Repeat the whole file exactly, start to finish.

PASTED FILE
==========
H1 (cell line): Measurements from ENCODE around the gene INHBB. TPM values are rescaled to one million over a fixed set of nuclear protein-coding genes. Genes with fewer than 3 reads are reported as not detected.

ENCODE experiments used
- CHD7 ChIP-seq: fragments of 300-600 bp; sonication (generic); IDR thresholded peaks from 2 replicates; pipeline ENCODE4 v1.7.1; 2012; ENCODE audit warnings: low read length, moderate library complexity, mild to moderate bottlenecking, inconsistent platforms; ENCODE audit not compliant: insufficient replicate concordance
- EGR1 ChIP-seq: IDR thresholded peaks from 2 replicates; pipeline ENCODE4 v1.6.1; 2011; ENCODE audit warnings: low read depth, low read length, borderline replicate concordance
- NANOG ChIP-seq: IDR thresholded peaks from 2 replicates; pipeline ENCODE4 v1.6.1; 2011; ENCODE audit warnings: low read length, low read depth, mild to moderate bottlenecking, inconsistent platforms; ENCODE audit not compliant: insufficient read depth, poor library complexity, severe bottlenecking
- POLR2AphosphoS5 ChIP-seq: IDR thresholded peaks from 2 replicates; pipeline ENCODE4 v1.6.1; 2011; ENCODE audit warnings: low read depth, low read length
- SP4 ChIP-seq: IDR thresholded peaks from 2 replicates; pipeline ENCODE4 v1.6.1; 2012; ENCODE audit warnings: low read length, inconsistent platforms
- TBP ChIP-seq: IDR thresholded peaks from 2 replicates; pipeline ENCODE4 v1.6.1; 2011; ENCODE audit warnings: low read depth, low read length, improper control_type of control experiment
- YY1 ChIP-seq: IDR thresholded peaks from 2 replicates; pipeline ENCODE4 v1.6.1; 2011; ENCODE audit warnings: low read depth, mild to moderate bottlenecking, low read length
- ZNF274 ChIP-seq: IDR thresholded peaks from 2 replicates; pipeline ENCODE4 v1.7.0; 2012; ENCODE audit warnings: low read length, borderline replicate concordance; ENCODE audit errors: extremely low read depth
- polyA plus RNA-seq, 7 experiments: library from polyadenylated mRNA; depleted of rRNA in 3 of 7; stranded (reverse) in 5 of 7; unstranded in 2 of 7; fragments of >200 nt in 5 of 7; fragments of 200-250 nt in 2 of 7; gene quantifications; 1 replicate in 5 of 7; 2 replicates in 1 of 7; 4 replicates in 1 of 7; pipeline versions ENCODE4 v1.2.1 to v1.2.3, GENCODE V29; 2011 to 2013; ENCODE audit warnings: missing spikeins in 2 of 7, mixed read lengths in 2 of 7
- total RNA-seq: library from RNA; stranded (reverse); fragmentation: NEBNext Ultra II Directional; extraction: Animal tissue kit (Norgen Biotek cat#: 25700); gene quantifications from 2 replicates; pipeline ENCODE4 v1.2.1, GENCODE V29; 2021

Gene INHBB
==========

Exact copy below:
H1 (cell line): Measurements from ENCODE around the gene INHBB. TPM values are rescaled to one million over a fixed set of nuclear protein-coding genes. Genes with fewer than 3 reads are reported as not detected.

ENCODE experiments used
- CHD7 ChIP-seq: fragments of 300-600 bp; sonication (generic); IDR thresholded peaks from 2 replicates; pipeline ENCODE4 v1.7.1; 2012; ENCODE audit warnings: low read length, moderate library complexity, mild to moderate bottlenecking, inconsistent platforms; ENCODE audit not compliant: insufficient replicate concordance
- EGR1 ChIP-seq: IDR thresholded peaks from 2 replicates; pipeline ENCODE4 v1.6.1; 2011; ENCODE audit warnings: low read depth, low read length, borderline replicate concordance
- NANOG ChIP-seq: IDR thresholded peaks from 2 replicates; pipeline ENCODE4 v1.6.1; 2011; ENCODE audit warnings: low read length, low read depth, mild to moderate bottlenecking, inconsistent platforms; ENCODE audit not compliant: insufficient read depth, poor library complexity, severe bottlenecking
- POLR2AphosphoS5 ChIP-seq: IDR thresholded peaks from 2 replicates; pipeline ENCODE4 v1.6.1; 2011; ENCODE audit warnings: low read depth, low read length
- SP4 ChIP-seq: IDR thresholded peaks from 2 replicates; pipeline ENCODE4 v1.6.1; 2012; ENCODE audit warnings: low read length, inconsistent platforms
- TBP ChIP-seq: IDR thresholded peaks from 2 replicates; pipeline ENCODE4 v1.6.1; 2011; ENCODE audit warnings: low read depth, low read length, improper control_type of control experiment
- YY1 ChIP-seq: IDR thresholded peaks from 2 replicates; pipeline ENCODE4 v1.6.1; 2011; ENCODE audit warnings: low read depth, mild to moderate bottlenecking, low read length
- ZNF274 ChIP-seq: IDR thresholded peaks from 2 replicates; pipeline ENCODE4 v1.7.0; 2012; ENCODE audit warnings: low read length, borderline replicate concordance; ENCODE audit errors: extremely low read depth
- polyA plus RNA-seq, 7 experiments: library from polyadenylated mRNA; depleted of rRNA in 3 of 7; stranded (reverse) in 5 of 7; unstranded in 2 of 7; fragments of >200 nt in 5 of 7; fragments of 200-250 nt in 2 of 7; gene quantifications; 1 replicate in 5 of 7; 2 replicates in 1 of 7; 4 replicates in 1 of 7; pipeline versions ENCODE4 v1.2.1 to v1.2.3, GENCODE V29; 2011 to 2013; ENCODE audit warnings: missing spikeins in 2 of 7, mixed read lengths in 2 of 7
- total RNA-seq: library from RNA; stranded (reverse); fragmentation: NEBNext Ultra II Directional; extraction: Animal tissue kit (Norgen Biotek cat#: 25700); gene quantifications from 2 replicates; pipeline ENCODE4 v1.2.1, GENCODE V29; 2021

Gene INHBB